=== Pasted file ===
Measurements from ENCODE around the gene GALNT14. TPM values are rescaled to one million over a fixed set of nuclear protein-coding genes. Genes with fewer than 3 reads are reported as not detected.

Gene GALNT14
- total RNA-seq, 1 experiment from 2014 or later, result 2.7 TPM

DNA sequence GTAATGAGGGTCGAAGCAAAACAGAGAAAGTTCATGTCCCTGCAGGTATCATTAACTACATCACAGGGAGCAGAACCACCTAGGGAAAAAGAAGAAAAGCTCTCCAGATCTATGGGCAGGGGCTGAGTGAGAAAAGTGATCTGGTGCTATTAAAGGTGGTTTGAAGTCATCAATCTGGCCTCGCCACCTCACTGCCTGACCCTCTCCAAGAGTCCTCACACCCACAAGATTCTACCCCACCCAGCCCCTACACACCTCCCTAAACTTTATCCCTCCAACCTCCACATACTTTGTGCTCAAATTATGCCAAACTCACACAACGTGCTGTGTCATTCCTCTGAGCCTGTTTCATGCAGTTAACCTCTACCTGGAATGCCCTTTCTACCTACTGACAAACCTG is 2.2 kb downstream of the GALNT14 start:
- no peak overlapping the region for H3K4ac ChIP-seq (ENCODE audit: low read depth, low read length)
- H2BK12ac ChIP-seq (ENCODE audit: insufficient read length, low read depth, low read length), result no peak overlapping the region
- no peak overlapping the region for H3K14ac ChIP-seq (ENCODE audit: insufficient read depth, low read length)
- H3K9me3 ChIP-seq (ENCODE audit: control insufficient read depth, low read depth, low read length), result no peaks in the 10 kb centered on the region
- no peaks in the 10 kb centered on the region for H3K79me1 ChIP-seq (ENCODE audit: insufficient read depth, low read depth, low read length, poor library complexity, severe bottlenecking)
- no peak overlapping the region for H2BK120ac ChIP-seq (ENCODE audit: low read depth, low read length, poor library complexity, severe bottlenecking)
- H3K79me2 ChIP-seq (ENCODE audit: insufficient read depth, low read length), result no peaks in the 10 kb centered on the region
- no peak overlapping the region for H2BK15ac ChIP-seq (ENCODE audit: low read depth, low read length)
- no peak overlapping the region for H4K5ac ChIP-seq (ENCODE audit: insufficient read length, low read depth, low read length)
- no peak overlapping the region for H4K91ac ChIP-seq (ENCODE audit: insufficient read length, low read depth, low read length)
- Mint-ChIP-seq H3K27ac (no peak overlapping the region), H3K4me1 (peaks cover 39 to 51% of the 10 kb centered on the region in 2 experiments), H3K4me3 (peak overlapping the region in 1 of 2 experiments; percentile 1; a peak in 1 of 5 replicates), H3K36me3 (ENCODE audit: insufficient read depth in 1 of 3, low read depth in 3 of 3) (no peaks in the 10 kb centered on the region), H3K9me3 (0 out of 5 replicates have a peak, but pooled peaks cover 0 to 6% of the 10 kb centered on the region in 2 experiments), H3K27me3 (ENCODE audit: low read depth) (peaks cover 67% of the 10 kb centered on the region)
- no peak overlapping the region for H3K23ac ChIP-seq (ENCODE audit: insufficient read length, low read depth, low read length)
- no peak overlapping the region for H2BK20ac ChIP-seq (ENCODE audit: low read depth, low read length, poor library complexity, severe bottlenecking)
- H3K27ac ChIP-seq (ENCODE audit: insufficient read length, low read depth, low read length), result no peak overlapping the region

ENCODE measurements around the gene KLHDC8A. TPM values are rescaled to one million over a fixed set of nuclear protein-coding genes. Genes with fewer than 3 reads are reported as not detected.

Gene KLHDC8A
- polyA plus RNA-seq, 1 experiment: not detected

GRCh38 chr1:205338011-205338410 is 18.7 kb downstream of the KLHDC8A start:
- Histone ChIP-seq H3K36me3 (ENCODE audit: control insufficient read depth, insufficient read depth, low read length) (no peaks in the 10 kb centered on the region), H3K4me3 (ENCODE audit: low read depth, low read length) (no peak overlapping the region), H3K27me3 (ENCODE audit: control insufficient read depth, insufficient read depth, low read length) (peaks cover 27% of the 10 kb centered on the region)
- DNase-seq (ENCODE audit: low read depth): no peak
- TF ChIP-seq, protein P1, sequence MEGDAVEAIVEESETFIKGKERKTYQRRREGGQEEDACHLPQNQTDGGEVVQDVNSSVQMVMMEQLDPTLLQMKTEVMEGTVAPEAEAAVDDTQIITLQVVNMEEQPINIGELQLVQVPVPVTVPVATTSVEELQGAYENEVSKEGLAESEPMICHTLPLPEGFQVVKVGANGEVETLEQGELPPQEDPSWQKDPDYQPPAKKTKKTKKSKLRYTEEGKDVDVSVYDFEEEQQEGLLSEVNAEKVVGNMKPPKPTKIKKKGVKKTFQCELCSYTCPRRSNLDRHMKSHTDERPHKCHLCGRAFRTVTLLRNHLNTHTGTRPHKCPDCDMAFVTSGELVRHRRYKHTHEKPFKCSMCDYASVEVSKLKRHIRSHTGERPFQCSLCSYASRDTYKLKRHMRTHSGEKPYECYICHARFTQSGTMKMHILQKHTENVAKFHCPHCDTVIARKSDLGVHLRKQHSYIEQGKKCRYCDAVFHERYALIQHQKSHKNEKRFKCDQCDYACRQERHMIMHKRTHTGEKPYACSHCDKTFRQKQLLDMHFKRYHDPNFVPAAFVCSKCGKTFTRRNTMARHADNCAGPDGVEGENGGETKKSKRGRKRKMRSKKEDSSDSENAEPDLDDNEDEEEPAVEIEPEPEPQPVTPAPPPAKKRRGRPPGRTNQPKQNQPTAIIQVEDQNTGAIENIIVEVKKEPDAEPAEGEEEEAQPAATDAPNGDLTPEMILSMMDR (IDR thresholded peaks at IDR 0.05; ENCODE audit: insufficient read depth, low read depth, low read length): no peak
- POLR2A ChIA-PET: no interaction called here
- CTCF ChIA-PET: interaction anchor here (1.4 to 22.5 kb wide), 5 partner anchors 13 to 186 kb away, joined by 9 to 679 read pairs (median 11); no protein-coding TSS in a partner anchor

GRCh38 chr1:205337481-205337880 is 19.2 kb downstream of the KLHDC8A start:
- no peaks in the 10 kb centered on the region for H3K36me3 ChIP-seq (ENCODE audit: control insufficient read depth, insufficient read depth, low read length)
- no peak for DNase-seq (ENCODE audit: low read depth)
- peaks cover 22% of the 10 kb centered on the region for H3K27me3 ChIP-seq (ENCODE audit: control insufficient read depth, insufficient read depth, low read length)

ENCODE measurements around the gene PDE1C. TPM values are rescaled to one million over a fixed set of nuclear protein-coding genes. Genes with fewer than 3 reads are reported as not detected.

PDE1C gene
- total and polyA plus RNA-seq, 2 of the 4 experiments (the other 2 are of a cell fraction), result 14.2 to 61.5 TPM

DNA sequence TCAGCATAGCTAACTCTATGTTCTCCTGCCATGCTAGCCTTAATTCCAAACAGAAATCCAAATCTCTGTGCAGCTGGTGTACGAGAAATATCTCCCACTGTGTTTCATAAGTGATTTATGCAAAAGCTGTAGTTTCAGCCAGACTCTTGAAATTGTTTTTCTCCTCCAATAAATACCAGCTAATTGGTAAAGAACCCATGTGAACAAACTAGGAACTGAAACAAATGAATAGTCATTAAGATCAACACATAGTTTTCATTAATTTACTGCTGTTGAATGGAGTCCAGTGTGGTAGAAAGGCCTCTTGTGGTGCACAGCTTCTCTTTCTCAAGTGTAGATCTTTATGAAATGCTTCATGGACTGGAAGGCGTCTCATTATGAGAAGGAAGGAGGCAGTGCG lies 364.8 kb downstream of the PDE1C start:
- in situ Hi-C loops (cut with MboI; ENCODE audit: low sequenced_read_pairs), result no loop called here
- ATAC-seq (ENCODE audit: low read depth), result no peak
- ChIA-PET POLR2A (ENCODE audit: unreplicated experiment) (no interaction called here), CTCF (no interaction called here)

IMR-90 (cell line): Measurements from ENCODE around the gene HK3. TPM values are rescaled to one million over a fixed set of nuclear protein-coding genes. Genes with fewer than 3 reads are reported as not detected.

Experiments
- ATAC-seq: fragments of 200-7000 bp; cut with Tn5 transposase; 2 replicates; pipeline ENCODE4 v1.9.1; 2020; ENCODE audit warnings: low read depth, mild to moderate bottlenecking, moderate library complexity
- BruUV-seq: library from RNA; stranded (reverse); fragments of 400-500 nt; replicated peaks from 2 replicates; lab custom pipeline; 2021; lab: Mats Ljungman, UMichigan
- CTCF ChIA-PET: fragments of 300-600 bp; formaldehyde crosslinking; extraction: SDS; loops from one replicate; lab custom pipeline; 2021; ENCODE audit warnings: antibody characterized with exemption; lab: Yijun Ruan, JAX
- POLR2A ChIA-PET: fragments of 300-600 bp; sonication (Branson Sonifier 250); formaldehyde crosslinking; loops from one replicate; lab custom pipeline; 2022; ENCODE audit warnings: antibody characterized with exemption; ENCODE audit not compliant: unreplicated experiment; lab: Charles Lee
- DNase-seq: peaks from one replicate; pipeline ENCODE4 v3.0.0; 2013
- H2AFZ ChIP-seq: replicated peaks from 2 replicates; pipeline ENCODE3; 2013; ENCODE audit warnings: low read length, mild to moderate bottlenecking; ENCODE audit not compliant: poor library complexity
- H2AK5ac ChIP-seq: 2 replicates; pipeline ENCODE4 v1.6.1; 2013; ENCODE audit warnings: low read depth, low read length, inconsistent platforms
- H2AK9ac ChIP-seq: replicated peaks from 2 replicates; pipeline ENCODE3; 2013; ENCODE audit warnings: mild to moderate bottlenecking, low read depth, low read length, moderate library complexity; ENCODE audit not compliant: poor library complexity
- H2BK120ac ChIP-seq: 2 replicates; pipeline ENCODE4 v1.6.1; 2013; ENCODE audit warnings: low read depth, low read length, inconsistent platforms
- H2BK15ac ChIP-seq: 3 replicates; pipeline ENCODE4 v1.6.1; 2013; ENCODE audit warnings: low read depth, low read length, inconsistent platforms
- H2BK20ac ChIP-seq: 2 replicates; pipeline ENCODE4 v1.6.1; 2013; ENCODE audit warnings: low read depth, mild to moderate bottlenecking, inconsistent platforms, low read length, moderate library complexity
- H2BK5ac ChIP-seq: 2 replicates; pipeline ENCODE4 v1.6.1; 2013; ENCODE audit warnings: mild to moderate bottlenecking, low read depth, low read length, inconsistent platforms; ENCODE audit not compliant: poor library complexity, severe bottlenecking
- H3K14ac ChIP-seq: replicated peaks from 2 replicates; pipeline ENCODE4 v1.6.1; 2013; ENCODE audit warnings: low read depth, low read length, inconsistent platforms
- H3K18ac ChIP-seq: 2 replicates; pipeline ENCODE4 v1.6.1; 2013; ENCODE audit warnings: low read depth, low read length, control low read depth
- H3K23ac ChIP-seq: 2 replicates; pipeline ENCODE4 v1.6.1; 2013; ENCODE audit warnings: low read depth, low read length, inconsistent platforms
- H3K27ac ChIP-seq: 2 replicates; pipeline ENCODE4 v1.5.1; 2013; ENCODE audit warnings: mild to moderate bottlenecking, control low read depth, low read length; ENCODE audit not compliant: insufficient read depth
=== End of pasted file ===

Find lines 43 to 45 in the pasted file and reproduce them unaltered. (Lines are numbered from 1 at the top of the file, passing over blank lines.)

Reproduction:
- CTCF ChIA-PET: fragments of 300-600 bp; formaldehyde crosslinking; extraction: SDS; loops from one replicate; lab custom pipeline; 2021; ENCODE audit warnings: antibody characterized with exemption; lab: Yijun Ruan, JAX
- POLR2A ChIA-PET: fragments of 300-600 bp; sonication (Branson Sonifier 250); formaldehyde crosslinking; loops from one replicate; lab custom pipeline; 2022; ENCODE audit warnings: antibody characterized with exemption; ENCODE audit not compliant: unreplicated experiment; lab: Charles Lee
- DNase-seq: peaks from one replicate; pipeline ENCODE4 v3.0.0; 2013